Warming up to the exhibition The Presence of Absence: Art, anthropology and archaeology about the life of the dead in Cyprus and Denmark, opening on the 23rd of September at Moesgaard Museum, we are presenting you with a few stories about the artefacts which will be displayed in the exhibition. Our guest blogger, Catriona Hodge, is a Heritage Management student, and assistant curator on the exhibition.
How can you measure your grief? Do more tears necessarily mean a greater loss? The owners of these little glass bottles may have thought so.
The common myth behind these tear bottles, or ‘unguentaria,’ presents them as containers for sadness, or literally, for one’s tears. Commonly found in graves within the Roman Empire, the story went that women who had lost a loved one would use these bottles to cry into during the funeral process. The higher the bottle was filled with tears, the greater missed this person would be – or at least so they said. Other variations told that the grief of the bereaved would disappear as the tears in the bottle began to evaporate. Only when the last drop was gone would the mourning process be over.
It is probable that these grave-findings were actually used to store oils or perfumes, However, the more romantic image seemed to prevail. Even the Bible paid heed to the little bottles; “Thou tellest my wanderings, put thou my tears in Thy bottle; are they not in Thy Book?” (Psalm 56:8)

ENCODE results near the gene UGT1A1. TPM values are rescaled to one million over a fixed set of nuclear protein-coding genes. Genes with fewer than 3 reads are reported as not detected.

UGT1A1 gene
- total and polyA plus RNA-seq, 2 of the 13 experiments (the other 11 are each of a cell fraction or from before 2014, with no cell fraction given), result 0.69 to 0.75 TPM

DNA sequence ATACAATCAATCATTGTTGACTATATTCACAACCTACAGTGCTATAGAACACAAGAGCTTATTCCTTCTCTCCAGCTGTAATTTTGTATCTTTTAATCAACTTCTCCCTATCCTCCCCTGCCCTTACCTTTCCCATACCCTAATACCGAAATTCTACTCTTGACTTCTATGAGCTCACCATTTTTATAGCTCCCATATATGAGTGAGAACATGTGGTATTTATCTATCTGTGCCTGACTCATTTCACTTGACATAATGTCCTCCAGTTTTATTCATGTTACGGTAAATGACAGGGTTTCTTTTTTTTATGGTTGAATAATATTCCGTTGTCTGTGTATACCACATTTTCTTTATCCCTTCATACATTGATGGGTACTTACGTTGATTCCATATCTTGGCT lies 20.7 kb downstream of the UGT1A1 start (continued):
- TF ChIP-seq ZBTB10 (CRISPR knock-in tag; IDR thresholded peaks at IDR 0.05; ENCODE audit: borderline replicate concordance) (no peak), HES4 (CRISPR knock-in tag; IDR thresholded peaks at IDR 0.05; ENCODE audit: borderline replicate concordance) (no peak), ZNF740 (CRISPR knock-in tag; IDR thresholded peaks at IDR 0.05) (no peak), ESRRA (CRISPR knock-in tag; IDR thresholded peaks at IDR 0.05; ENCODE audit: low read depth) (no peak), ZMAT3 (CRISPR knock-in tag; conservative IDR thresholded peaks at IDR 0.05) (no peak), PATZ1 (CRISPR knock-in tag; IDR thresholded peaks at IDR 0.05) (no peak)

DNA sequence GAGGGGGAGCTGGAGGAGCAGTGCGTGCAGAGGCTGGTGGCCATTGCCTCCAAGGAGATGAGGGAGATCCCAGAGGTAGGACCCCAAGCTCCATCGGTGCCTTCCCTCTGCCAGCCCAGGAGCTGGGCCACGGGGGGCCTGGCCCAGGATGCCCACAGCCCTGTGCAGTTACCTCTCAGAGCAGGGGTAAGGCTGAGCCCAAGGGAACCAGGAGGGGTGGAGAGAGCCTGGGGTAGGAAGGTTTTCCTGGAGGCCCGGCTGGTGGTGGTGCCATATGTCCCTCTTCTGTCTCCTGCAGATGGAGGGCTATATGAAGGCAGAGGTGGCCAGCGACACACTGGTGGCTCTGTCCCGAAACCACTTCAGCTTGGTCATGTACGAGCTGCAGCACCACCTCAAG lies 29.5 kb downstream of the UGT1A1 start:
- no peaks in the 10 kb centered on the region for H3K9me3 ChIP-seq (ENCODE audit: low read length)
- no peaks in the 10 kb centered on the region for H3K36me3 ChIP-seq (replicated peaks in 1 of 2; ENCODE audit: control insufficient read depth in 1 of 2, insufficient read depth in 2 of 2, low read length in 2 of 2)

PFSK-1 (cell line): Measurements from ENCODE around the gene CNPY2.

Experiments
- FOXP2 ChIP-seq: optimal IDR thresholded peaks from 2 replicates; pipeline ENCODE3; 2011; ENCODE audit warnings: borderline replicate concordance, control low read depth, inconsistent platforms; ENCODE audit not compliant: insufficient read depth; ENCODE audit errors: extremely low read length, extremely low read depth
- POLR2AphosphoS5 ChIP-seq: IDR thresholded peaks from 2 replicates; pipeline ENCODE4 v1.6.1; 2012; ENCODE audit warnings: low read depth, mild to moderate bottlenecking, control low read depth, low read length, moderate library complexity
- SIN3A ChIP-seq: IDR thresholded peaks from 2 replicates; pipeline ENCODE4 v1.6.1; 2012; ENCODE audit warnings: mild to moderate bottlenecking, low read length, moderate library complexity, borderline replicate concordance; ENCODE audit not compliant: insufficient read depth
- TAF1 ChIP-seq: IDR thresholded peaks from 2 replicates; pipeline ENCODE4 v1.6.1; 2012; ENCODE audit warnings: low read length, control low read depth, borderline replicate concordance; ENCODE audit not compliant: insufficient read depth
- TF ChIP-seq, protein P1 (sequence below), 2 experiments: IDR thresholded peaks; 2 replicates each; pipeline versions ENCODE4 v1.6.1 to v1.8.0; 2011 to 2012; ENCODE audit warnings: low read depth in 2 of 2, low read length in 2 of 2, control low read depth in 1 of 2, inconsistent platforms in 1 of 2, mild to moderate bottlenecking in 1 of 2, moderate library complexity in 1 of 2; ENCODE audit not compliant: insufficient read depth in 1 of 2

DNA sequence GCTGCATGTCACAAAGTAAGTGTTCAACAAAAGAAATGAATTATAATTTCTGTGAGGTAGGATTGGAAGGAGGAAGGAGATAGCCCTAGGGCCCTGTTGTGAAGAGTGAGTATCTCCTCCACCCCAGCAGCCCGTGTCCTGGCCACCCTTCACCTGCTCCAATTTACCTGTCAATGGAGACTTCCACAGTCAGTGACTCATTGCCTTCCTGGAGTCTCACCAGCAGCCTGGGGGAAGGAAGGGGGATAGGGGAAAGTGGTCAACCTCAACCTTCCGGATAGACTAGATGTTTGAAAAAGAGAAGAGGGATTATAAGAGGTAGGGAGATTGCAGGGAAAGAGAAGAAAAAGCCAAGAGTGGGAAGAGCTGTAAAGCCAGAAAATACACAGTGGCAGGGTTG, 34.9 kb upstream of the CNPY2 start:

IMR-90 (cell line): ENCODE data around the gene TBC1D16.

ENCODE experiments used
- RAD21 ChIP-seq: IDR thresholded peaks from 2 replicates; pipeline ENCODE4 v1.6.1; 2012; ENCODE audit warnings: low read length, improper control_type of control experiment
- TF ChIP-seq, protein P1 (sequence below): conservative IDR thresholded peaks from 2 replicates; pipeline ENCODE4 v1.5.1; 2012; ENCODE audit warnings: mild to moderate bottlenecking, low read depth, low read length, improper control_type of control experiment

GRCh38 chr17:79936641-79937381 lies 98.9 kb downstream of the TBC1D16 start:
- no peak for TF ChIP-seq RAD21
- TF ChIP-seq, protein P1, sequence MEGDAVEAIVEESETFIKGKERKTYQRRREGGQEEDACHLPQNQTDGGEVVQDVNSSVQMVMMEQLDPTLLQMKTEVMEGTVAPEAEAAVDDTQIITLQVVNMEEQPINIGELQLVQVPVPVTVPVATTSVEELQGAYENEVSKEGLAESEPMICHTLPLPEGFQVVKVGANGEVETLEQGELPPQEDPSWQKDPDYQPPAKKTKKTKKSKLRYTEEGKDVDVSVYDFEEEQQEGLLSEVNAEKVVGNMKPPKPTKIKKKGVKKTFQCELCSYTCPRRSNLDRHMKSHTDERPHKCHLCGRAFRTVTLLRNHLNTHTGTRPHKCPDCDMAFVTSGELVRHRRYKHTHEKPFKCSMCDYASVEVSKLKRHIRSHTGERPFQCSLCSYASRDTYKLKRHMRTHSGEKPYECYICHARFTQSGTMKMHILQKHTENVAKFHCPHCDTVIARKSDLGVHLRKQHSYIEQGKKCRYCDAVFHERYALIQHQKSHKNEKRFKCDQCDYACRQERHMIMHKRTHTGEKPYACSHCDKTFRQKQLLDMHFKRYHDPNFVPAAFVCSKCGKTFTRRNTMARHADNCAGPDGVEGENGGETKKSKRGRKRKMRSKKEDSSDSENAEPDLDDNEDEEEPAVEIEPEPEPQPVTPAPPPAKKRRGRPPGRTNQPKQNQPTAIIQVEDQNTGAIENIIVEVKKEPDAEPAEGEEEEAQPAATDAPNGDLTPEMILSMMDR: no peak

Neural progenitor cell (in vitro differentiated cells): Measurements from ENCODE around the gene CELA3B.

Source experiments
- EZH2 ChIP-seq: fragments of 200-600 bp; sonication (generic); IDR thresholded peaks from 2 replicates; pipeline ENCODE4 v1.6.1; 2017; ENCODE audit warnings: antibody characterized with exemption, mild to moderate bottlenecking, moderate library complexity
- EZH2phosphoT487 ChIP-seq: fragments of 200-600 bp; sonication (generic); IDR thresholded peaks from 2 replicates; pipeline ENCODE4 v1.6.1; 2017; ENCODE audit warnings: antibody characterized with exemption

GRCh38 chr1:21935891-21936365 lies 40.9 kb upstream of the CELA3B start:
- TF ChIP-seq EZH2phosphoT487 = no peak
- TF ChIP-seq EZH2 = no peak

It is telling that this myth stood so firm, spanning many societies, and particularly finding a revival with those lovers of all things spooky; the Victorians. Even today you can buy your own tear bottles online if you so wish!
It seems that many of us, from many ages, share the idea that we can physically represent our pain when someone leaves. That we can prove to the world how much we loved someone through our actions or through an object itself. It is common for people to express their love for their family or friends in public; through flowers, gifts, even Facebook statuses – so perhaps it is just as common to express grief as well.
To see these beautiful bottles at Moesgaard, whilst they are on loan from the Antikmuseet, Aarhus University, then visit the new exhibition ‘The Presence of Absence’ which opens on the 23rd September and runs for 4 months. The exhibition explores similar ideas conjured by the bottles – how can someone be represented when they are gone? And how do we find ourselves conserving their memories through physical objects?